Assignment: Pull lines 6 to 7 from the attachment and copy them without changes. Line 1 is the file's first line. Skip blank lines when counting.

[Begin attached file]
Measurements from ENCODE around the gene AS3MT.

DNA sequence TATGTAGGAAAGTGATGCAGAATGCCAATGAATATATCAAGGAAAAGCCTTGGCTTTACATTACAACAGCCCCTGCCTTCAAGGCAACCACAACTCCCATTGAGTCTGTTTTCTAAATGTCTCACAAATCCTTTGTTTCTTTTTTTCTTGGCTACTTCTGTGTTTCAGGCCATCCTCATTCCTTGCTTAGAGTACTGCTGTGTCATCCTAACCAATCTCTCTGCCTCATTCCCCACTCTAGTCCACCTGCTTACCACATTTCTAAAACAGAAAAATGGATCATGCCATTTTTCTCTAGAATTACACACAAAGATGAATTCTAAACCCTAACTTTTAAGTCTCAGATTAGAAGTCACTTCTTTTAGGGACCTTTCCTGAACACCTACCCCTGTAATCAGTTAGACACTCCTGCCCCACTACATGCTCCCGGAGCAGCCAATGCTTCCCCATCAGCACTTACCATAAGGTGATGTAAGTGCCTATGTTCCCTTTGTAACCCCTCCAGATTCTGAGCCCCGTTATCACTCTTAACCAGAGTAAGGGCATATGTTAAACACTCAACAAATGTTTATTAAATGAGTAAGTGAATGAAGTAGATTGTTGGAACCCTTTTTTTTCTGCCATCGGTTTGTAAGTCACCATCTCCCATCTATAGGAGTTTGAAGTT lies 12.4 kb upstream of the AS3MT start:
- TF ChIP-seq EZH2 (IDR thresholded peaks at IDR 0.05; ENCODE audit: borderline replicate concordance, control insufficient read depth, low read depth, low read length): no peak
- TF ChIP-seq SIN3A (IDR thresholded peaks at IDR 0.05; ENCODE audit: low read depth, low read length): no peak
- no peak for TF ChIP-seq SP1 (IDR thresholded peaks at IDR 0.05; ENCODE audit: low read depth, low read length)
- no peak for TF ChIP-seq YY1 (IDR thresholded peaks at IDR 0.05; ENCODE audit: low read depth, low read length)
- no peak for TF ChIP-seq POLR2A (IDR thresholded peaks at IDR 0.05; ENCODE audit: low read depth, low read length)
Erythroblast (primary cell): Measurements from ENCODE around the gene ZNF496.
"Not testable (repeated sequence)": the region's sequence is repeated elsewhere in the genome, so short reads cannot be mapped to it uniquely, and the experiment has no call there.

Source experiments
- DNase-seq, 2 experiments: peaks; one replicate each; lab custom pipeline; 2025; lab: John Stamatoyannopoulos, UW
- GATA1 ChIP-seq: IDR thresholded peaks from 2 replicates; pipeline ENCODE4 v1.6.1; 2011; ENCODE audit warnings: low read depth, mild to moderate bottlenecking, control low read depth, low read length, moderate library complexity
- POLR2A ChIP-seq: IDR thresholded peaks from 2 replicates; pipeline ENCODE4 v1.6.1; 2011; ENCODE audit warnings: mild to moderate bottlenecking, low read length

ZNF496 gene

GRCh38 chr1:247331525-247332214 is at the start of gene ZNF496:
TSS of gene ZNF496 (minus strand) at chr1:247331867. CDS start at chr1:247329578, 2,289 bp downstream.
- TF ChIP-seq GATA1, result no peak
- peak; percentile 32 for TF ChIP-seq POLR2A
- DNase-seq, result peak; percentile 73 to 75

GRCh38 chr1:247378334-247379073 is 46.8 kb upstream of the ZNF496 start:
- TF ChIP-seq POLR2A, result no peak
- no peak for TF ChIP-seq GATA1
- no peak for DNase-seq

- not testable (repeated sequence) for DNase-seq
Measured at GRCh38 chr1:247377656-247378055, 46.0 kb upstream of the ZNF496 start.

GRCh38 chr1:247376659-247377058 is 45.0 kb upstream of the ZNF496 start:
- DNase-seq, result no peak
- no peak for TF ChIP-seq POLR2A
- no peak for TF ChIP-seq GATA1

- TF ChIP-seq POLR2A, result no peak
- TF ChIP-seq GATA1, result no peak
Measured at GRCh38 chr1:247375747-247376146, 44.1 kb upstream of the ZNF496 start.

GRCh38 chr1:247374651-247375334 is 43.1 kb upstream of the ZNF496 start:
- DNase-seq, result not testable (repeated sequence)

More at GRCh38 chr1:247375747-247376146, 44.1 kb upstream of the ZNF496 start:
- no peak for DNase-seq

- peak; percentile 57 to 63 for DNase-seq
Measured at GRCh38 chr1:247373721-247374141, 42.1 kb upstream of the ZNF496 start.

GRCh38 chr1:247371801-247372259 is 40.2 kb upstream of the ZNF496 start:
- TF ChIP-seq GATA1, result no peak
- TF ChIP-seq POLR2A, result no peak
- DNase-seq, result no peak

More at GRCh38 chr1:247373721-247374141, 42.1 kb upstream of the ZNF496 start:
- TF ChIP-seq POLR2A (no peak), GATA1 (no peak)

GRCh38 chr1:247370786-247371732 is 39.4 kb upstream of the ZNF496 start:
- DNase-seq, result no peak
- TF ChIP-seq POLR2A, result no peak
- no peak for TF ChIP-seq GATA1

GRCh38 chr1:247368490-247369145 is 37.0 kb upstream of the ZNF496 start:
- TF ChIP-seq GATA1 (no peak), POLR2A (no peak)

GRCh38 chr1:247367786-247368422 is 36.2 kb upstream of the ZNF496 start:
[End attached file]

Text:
- no peak for TF ChIP-seq YY1 (IDR thresholded peaks at IDR 0.05; ENCODE audit: low read depth, low read length)
- no peak for TF ChIP-seq POLR2A (IDR thresholded peaks at IDR 0.05; ENCODE audit: low read depth, low read length)